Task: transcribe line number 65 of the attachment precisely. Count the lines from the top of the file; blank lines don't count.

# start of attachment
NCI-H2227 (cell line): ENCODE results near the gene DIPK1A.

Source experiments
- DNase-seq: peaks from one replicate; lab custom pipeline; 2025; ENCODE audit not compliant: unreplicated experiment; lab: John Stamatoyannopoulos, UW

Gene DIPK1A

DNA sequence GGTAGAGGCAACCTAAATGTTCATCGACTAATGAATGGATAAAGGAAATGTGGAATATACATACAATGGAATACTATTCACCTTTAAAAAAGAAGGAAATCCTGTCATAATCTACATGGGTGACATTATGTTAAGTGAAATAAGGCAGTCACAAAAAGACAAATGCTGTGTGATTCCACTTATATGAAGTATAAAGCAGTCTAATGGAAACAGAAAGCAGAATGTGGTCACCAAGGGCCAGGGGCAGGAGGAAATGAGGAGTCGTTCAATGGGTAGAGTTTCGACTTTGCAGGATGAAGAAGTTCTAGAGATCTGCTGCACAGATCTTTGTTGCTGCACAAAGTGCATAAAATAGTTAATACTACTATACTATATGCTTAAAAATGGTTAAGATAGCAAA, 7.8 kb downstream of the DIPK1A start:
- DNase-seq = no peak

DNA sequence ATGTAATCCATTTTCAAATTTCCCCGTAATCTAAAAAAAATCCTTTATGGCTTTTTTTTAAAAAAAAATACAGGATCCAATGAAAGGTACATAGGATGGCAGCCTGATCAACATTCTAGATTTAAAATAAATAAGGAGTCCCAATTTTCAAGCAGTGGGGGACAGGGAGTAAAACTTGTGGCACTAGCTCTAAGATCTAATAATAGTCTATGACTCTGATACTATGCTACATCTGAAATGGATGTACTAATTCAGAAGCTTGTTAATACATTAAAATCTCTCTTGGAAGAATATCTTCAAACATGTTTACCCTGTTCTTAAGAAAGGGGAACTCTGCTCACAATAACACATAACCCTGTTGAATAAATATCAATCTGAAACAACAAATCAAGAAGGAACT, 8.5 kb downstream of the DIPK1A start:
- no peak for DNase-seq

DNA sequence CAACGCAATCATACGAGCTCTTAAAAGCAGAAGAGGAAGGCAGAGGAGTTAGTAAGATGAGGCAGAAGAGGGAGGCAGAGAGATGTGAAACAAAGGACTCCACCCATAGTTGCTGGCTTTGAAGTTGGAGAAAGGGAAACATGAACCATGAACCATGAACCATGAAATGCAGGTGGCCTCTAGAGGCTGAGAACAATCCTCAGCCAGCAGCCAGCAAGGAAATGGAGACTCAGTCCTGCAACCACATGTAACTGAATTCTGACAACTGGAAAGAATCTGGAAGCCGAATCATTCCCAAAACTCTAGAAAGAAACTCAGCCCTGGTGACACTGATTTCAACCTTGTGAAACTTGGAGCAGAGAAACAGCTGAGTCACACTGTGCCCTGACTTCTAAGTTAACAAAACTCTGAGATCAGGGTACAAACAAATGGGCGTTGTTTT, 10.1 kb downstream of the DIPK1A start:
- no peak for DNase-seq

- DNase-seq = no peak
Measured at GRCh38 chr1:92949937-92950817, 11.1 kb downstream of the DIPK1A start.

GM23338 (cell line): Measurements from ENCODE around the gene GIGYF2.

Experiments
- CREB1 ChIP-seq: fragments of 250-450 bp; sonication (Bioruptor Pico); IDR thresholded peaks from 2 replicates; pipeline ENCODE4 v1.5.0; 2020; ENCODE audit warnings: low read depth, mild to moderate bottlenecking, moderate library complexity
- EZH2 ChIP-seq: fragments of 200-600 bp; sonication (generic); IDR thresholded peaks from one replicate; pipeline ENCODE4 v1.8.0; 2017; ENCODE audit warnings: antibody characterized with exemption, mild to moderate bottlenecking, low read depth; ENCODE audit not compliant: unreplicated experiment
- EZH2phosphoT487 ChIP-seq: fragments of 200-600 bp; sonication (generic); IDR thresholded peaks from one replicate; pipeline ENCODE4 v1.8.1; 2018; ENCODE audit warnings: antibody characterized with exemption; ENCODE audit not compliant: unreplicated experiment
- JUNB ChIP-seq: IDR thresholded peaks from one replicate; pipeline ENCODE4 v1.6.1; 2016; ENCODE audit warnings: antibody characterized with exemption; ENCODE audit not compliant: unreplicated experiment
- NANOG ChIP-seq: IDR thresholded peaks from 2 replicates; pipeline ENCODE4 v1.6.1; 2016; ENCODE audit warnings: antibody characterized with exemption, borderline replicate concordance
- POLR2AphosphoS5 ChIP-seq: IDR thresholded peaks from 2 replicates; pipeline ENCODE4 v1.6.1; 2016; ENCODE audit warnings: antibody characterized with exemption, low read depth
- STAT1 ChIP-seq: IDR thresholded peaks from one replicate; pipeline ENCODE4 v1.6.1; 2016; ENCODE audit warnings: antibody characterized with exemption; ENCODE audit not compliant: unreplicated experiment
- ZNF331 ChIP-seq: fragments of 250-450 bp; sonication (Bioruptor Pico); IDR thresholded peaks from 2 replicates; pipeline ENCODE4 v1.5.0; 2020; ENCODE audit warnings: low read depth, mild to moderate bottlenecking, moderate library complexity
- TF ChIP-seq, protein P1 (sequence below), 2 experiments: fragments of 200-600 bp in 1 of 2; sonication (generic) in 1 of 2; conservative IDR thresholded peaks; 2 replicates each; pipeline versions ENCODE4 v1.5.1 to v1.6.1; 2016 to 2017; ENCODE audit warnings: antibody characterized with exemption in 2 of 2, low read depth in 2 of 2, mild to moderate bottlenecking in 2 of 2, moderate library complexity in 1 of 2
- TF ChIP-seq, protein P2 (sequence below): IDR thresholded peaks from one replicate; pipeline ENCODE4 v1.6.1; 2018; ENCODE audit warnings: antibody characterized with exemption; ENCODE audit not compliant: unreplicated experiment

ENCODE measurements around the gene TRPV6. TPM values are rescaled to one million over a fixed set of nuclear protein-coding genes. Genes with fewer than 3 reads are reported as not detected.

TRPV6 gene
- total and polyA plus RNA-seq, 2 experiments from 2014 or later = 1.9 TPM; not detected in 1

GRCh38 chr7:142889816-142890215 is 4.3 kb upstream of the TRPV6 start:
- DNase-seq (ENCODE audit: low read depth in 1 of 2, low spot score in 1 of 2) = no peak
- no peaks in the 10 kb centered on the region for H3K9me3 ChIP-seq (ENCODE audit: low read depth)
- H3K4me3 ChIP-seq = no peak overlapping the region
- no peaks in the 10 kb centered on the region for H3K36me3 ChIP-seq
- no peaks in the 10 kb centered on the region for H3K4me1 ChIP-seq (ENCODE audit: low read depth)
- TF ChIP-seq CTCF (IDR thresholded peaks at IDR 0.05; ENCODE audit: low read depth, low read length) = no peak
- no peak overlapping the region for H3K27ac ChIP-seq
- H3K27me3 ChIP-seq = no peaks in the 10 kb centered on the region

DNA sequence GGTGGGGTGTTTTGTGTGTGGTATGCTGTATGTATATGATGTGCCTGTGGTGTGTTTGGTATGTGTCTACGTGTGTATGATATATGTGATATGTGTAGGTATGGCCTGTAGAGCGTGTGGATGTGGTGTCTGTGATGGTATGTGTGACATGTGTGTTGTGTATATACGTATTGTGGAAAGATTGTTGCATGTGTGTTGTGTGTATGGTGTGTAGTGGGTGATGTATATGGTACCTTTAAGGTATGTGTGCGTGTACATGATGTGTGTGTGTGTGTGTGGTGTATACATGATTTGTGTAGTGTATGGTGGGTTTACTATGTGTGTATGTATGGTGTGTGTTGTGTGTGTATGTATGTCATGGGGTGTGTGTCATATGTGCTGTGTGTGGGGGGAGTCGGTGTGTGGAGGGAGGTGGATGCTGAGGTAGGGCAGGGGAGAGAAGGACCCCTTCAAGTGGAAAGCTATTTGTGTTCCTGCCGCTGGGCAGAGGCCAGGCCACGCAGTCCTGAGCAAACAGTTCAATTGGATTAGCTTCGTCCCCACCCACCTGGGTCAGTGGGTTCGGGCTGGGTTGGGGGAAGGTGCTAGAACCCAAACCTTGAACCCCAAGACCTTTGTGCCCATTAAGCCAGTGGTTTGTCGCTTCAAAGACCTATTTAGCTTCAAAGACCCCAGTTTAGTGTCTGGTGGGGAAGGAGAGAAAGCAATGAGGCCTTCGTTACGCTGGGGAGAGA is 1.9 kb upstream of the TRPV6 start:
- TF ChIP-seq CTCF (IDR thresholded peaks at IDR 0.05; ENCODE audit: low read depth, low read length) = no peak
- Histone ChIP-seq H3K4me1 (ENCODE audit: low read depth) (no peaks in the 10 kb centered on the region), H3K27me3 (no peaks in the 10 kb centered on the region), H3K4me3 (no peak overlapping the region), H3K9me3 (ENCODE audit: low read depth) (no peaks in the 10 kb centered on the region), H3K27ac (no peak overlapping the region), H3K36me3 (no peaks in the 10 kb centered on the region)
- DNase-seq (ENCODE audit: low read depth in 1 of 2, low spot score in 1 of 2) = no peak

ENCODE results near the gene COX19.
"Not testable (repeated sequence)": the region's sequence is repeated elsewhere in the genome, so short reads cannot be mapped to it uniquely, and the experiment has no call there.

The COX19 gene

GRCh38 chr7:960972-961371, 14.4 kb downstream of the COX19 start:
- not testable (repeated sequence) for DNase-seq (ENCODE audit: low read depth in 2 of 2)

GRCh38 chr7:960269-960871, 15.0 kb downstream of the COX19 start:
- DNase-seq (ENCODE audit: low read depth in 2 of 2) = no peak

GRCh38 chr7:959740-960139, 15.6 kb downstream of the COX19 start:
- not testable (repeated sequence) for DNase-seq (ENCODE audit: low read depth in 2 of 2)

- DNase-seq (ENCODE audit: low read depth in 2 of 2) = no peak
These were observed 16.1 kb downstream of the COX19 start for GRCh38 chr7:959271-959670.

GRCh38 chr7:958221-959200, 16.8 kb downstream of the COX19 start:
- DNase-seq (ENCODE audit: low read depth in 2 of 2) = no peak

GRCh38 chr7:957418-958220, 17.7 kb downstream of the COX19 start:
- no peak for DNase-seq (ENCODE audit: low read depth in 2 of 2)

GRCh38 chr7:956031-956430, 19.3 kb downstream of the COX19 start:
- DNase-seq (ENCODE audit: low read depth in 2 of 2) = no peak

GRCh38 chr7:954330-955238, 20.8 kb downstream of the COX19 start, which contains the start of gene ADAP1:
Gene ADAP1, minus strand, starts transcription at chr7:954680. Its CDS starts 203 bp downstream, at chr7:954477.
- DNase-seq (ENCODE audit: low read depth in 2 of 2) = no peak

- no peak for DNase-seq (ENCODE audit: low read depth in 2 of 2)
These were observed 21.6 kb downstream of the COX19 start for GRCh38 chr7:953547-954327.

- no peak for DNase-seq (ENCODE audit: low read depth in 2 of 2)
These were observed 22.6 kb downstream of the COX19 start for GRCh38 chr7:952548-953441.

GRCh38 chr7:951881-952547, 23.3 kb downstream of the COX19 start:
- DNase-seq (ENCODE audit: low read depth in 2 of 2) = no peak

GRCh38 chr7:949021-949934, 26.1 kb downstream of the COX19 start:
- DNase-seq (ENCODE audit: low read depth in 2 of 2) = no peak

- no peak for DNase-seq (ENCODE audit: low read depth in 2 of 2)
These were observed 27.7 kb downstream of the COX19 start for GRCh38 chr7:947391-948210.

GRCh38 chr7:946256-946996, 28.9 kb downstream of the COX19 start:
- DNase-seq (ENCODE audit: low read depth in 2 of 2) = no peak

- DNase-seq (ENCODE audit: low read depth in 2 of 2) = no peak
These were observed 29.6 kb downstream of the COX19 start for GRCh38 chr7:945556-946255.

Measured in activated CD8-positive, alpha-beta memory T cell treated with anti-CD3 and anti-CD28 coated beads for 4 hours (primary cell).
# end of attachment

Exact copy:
GRCh38 chr7:951881-952547, 23.3 kb downstream of the COX19 start: